Joe Paterno is having his name dragged through the mud with the selective release of emails relating to the sexual abuse investigation plaguing Penn State, alleges his family, who are calling on investigators to release all emails in the matter.
“The public should not have to try and piece together a story from a few records that have been selected in a calculated way to manipulate public opinion,” read the family’s statement.
Joe Paterno, the former Penn State head football coach who won more games than any other major college coach in history, was fired last November after university officials alleged he should have acted more forcefully when he became aware of the sexual abuse of children by his then-assistant coach, Jerry Sandusky.
Joe Paterno, who was never charged with a crime, died earlier this year at the age of 85.
Last month, Jerry Sandusky was found guilty on 45 of the 48 sex abuse charges. Former Penn State athletic director Tim Curley and former finance official Gary Schultz have been charged with perjury and failing to alert authorities to one act of abuse in relation to the sex abuse scandal.
Former Penn State assistant coach and star witness in the Sandusky trial, Mike McQueary, testified that he had seen Sandusky abusing a boy in a locker room in 2001. According to McQueary, the incident was reported to both Joe Paterno and campus authorities but neither police nor child protective services were notified.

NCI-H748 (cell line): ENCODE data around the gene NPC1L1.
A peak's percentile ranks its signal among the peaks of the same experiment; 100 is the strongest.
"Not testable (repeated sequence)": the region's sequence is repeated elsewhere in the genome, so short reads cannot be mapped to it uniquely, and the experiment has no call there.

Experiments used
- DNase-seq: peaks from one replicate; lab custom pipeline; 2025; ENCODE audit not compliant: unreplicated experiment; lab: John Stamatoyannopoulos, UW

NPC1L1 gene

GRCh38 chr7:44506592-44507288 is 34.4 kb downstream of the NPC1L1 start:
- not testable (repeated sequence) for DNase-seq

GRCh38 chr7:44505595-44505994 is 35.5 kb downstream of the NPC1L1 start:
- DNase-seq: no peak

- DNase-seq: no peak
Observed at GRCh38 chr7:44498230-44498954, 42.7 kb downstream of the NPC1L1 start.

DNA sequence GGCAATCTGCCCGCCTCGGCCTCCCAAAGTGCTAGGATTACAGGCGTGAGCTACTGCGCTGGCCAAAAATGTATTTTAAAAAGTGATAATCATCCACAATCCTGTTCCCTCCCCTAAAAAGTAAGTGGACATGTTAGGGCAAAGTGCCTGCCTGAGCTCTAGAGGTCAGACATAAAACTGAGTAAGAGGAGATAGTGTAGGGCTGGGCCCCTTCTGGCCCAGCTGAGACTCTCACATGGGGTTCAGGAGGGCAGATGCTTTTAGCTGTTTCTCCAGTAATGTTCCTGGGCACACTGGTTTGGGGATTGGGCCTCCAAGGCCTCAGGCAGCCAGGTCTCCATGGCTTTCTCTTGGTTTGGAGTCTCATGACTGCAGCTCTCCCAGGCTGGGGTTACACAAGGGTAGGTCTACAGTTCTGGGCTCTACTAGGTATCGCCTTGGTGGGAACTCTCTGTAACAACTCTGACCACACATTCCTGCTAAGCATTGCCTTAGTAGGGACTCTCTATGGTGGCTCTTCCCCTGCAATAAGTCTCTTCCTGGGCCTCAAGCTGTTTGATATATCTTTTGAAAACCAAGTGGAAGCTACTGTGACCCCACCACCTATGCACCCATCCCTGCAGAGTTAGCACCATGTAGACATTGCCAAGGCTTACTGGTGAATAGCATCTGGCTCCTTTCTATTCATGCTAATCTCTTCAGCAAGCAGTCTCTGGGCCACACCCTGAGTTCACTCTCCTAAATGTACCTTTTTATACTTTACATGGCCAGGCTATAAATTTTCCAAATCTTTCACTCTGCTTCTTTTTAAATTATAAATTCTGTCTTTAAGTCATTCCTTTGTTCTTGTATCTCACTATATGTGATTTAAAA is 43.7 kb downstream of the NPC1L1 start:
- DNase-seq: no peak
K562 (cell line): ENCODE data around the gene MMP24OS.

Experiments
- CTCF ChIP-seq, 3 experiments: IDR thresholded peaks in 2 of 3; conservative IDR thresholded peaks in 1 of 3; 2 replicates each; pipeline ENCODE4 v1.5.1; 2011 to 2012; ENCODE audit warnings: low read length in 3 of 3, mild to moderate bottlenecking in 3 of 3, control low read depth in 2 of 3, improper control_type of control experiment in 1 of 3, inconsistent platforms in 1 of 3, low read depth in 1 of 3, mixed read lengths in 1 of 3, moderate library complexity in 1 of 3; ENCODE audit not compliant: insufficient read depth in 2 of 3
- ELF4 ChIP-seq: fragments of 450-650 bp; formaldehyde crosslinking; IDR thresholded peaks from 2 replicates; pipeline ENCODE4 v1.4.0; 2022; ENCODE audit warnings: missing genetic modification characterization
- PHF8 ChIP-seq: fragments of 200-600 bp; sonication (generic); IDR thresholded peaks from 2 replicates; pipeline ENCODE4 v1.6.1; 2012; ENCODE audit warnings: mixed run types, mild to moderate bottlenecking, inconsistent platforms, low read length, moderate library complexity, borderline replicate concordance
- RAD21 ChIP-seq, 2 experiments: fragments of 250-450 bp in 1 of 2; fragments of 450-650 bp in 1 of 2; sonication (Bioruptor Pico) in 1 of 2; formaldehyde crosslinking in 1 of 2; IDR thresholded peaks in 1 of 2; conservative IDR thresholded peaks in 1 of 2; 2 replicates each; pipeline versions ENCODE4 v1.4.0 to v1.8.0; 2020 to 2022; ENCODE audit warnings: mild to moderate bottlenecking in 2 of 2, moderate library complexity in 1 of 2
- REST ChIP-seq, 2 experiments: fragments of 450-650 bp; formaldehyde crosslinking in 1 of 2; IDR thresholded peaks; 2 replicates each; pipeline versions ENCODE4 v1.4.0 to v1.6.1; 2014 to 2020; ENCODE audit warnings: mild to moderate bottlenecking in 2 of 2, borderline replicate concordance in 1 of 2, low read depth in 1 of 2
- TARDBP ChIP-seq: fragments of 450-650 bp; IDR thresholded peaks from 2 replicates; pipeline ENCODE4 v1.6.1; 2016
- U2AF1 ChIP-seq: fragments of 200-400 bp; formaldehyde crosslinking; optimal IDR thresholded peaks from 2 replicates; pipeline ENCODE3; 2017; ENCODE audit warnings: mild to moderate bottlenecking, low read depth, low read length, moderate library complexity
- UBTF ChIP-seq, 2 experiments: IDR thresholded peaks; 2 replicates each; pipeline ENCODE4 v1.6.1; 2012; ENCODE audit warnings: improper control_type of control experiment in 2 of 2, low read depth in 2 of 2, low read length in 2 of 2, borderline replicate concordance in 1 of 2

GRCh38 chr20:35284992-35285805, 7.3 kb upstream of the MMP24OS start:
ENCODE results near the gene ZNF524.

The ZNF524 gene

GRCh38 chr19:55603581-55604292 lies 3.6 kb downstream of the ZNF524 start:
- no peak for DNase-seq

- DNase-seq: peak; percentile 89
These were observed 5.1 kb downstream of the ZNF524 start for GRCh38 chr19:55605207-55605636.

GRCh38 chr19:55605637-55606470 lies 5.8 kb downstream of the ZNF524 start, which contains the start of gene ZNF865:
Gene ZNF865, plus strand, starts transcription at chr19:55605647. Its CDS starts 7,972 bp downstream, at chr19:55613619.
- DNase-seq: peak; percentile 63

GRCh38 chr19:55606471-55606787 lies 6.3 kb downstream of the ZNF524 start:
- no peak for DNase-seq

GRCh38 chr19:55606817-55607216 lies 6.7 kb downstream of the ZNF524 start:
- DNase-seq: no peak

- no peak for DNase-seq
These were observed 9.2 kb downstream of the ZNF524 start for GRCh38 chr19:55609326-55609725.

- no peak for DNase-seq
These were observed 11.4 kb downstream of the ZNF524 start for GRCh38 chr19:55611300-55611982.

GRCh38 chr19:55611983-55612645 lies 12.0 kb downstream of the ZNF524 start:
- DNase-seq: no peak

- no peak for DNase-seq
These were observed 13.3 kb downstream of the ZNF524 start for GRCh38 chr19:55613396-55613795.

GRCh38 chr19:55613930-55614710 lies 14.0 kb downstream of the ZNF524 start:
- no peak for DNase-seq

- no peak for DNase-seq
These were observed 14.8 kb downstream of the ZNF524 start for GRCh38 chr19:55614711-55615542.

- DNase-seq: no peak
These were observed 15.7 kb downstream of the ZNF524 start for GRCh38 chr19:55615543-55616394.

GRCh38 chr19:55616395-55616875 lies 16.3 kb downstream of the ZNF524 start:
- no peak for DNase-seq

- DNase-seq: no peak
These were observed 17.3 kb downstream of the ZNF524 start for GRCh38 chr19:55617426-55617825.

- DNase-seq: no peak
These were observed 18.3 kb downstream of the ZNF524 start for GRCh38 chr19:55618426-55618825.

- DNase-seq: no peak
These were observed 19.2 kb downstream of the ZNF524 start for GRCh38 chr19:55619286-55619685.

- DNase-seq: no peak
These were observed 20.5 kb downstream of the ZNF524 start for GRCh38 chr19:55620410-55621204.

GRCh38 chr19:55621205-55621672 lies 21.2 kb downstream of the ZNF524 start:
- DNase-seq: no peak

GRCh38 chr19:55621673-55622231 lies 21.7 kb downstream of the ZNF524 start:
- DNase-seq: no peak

In an email written by athletic director Curley and provided to CNN, Curley seems to suggest that Joe Paterno urged him and his colleagues not to report the incident to the state Department of Welfare or the charity Sandusky founded, the Second Mile.
“After giving it more thought and talking it over with Joe yesterday, I am uncomfortable with what we agreed were the next steps,” read Curley’s email, according to CNN.
Joe Paterno’s family has said in a statement that the coach “abhorred the rush to judgment.”
“Releasing these emails in this way is not intended to inform the discussion but to smear former Penn State officials, including Joe Paterno,” read the family’s statement. “The truth is Joe Paterno reported the 2001 incident promptly and fully.”